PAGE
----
Well here we are right in the middle of June. Though this tends to be one of the quieter months for new books before the lead up to Christmas, there are plenty of excellent new books around. It’s the perfect time to discover a new author you may never have picked up before, and here’s five of my favourites for this month:
Following on from the runaway success of his first book The Winners Bible, Dr Kerry Spackman has returned with The Ant and the Ferrari. Not only does it win June’s award for Most Creative Book Title, The Ant and the Ferrari also provokes our interest in life’s biggest questions including The Big One: what is the meaning of life? If you want anyone tackling such ideas though, it’s Dr Spackman. He’s the kind of genius that could make you feel concussed if he tried a little bit. There’s plenty of these Smart Guys churning out books on philosophy, psychology and ethics but Spackman is at the top of his field and his book is already proving a favourite with customers.
Hands up who remembers Joanna Harris’s novel Chocolat featuring heroine Vianne? Or at least the film version featuring Johnny Depp, which drove girls wild long before Twilight arrived on the scene. Peaches for Monsieur Le Cure is actually the third novel featuring Vianne and sees her return to the village where she once owned a chocolate shop. The town has changed dramatically; it’s bristling with racial tension and holds old hurt that Vianne must finally put to rest. Harris remains a wonderful writer with immaculate, sensory prose. Peaches for Monsieur Le Cure holds the same mix of mystery, magic and warmth to keep you enthralled.
Well, this is just adorable. The editor of a top dog blog, Maria Goodavage, has compiled this collection of tales about the bravery of dogs who are used to assist armed forces worldwide. Soldier Dogs is heavily focused on the American experience (what about Sarbi after all) but there are stories aplenty, telling of dogs who have consistently saved the lives of human soldiers or civilians- sometimes at the cost of their own. Especially interesting is now-famous account of the dog who led the final raid on Osama Bin Laden. Well researched and overflowing with love for our four legged friends, these are the kinds of stories you would see on an episode of Oprah and are highly recommended for dog-lovers.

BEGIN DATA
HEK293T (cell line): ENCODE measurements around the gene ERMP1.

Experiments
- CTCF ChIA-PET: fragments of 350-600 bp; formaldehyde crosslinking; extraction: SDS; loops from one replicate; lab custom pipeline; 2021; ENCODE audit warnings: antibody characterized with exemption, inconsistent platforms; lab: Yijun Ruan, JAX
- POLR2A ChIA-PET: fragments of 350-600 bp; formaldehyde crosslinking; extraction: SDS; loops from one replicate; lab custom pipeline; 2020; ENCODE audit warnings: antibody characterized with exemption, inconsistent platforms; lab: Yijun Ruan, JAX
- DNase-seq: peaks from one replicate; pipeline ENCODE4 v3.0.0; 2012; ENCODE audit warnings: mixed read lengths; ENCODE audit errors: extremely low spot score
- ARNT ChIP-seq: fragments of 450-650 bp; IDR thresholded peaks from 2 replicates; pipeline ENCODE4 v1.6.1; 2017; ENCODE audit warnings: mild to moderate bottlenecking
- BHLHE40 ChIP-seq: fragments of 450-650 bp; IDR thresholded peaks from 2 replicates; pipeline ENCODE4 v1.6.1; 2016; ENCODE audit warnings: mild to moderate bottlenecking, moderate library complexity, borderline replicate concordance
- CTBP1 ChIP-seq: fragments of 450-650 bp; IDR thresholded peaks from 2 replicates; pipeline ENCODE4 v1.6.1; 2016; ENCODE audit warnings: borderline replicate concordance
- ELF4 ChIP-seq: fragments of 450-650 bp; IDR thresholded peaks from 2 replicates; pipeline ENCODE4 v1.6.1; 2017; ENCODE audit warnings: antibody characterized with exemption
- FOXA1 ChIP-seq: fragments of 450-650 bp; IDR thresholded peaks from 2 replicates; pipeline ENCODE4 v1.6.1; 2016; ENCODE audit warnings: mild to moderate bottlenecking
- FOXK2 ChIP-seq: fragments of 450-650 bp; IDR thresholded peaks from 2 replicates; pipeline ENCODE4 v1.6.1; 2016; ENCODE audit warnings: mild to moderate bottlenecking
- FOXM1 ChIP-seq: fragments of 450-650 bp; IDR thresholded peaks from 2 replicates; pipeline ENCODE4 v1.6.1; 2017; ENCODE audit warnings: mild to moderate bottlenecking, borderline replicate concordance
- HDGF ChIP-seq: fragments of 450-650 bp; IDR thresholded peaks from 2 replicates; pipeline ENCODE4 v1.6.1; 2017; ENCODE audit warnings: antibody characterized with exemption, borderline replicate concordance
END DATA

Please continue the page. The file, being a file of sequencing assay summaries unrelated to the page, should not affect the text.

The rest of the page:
Lynda La Plante really is the queen of crime fiction. The years go by but La Plante remains a sharp, purposeful writer with unparalleled skill when it comes to crafting a meaty procedural novel. Backlash is the next instalment in her popular series featuring DCI Anna Travis, an admirably brave but frustrating central character. The story concerns a cold case that Anna’s boss/former lover has been stuck on for years and it seems Anna is the one who can break it wide open. Backlash gathers some serious momentum as it builds toward the finale, and we are given enough of a glimpse into Anna’s personal life to have us waiting impatiently for the next book.
Fear not, those of you overwhelmed by the thought of reading China Mieville. His new novel Railsea is partly aimed at the Young Adult market, yet it’s still imaginative and complex. As such it’s really the perfect primer for receiving a taste of Mieville before launching onto mightier (and heavier) works. In Railsea a young man named Sham ap Soorap (go with it) lives in a world that has an ornate network of railroad tracks as a surface. Underneath these tracks is a world swarming with terrible predators, some that can be hunted. Sham ap Soorap is after a very special beast in particular, but the beast and the desperation of the hunt could claim him instead. It’s weird, richly written and a little violent, perfect for older teens and adults who continue to love everything this master touches.
What are you loving this month?